Mr Larkin, what you have written should be etched into so many minds as a catechism. In all cultures there is a consensus that is formed, and to which conformity is expected as a matter of course. Failure to conform is seen as madness or a threat. The tyranny of the normal is a terrible thing for anybody who dares to imagine something different. We shoot messengers routinely because we are defending something special - a shared sense of the real - which is, by implication, true.

That sense of the real is a consensus of thought and emotion fused into a discourse that becomes the articulation of the normal. In religious life it is deep meditation and mystical experience that violate the emotional norms. In intellectual life it is inspired or deeply reasoned thought that disrupts the normal conception of the real.

The question as to whether we do due diligence on our opinions has a great deal to do with what our intent is. Is it truth seeking in that fearless way of daring to become an enemy of the consensual? Or do we function within accepted norms and imagine ‘truth’ is just a cleverer extension of what is accepted - a mere form of social art?

It didn’t take a century for quantum science to be accepted because thousands of scientists were beavering away attempting to confirm pesky theories that eluded confirmation. There was a cultural opposition to a vision of reality that could not fit with what is normal. In the same manner post materialist thought does massive damage to the comfort zone of materialism - so denial seems like a good thing, a mercy.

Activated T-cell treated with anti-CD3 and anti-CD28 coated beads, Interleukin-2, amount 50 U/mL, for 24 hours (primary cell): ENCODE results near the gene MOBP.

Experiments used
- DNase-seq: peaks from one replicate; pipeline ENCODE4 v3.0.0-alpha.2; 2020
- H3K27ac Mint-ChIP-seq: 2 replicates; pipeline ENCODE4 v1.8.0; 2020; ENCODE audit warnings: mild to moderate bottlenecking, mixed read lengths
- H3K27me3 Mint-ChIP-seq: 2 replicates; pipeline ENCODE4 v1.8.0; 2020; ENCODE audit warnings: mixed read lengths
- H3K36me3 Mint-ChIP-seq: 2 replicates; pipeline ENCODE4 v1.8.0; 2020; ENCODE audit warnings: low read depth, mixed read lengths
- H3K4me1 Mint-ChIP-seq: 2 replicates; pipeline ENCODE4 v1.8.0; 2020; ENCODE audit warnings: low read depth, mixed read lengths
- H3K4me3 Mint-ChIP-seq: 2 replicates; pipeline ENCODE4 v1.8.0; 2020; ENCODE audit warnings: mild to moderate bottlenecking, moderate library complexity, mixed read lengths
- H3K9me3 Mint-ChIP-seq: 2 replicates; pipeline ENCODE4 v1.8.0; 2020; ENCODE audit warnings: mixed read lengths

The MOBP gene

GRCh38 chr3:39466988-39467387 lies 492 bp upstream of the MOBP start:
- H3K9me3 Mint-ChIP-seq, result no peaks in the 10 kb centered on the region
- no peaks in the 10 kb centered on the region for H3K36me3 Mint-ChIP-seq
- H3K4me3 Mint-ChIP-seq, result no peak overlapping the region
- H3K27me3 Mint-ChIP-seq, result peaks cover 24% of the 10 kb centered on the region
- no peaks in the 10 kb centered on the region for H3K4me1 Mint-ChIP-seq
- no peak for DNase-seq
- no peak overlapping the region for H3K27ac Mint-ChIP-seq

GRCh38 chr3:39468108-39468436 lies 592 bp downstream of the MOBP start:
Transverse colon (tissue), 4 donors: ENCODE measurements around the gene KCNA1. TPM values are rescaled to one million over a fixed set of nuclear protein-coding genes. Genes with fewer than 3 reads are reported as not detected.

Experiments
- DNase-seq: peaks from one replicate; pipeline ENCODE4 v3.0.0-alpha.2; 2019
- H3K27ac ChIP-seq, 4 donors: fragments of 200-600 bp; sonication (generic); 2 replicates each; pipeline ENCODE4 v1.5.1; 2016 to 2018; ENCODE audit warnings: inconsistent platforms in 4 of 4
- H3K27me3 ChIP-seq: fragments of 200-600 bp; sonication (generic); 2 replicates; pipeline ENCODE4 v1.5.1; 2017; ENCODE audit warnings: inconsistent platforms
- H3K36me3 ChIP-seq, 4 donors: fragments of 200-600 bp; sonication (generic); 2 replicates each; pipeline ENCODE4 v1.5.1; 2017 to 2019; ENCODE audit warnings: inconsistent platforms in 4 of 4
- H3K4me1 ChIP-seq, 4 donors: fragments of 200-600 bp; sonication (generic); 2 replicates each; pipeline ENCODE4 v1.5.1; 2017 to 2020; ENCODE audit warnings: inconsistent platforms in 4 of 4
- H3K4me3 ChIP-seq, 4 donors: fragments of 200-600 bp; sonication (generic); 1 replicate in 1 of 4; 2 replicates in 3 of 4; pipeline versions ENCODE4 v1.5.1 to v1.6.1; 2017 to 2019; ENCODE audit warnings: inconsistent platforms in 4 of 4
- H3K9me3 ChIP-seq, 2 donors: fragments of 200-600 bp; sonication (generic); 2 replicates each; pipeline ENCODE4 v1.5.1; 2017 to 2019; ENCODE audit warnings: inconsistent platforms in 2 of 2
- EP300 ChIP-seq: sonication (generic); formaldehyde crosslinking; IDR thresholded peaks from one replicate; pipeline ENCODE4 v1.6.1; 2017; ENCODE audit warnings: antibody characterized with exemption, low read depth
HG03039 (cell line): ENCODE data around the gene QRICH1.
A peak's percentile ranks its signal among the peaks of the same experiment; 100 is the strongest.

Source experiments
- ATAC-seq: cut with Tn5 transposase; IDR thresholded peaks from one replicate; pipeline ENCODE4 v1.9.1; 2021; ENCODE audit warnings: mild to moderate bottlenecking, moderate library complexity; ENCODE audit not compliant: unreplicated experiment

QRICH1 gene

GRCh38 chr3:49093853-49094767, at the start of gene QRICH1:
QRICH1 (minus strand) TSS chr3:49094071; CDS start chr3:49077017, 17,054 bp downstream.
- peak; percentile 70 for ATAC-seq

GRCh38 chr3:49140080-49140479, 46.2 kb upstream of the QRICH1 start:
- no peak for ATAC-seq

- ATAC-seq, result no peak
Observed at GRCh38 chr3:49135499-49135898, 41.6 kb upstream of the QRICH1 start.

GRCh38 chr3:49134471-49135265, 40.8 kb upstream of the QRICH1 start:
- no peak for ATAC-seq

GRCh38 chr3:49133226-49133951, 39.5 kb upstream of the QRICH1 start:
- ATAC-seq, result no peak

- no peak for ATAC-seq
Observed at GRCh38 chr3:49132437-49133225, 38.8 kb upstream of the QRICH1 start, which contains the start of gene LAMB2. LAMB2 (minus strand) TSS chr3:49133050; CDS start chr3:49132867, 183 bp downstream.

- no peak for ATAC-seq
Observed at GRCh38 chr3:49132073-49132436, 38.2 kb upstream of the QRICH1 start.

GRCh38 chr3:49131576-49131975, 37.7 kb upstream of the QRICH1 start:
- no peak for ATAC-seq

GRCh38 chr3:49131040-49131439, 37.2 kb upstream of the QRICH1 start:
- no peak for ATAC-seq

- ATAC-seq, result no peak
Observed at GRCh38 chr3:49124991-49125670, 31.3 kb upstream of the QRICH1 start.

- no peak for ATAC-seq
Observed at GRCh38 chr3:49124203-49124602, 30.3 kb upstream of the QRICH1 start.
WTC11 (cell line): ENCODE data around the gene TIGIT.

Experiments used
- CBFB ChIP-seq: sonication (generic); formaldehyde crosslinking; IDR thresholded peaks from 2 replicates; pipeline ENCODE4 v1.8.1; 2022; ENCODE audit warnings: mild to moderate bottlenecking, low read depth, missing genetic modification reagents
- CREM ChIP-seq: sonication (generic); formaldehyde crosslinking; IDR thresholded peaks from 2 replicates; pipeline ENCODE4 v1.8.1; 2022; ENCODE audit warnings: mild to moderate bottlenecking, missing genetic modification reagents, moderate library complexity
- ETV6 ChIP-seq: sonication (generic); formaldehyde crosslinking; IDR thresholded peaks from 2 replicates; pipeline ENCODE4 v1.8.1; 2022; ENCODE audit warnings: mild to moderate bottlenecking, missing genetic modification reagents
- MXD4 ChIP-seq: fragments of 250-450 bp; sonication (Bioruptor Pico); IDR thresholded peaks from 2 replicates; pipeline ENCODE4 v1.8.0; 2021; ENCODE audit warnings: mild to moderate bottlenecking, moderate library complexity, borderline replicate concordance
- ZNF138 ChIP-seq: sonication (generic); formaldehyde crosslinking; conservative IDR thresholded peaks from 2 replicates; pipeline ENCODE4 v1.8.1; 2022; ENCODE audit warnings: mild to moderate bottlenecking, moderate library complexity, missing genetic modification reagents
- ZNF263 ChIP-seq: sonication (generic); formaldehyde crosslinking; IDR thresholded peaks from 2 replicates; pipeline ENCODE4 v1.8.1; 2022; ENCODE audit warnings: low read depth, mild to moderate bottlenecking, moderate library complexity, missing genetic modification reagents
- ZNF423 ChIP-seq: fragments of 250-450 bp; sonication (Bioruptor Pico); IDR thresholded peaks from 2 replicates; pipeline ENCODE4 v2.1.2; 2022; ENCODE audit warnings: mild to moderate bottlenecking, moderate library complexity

Human history is littered with the pain wracked and dead bodies of radicals with sharp metaphysical and intellectual pins taken to be enemies of the collective consensual bubble. We are not good at dealing with people who prick us. The dominant religion of course culture is centred on the glyph of a man tortured for being a pain. You don’t have to be a Christian or a believer to acknowledge the psychology of the symbolism of the cross. I do not invoke that image as a believer, but as an observer. When the symbolism and dogma is stripped away what we have is a whistleblower punished for saying what we thing is real and true and good is not as we imagine, trust and believe.

Whether we do our ‘due diligence’ or not we are not accounting to the consensual community of the norm, but to something much deeper, more fundamental.
 

Creativemind

Cisco KId
Member
#9
i am an "electric universe" advocate and believe that Mars was once in a different orbit and had a flourishing civilization. Mars is a catastrophically ruined world. Rubble everywhere. The wreckage of a forgotten world. Insects .... yes...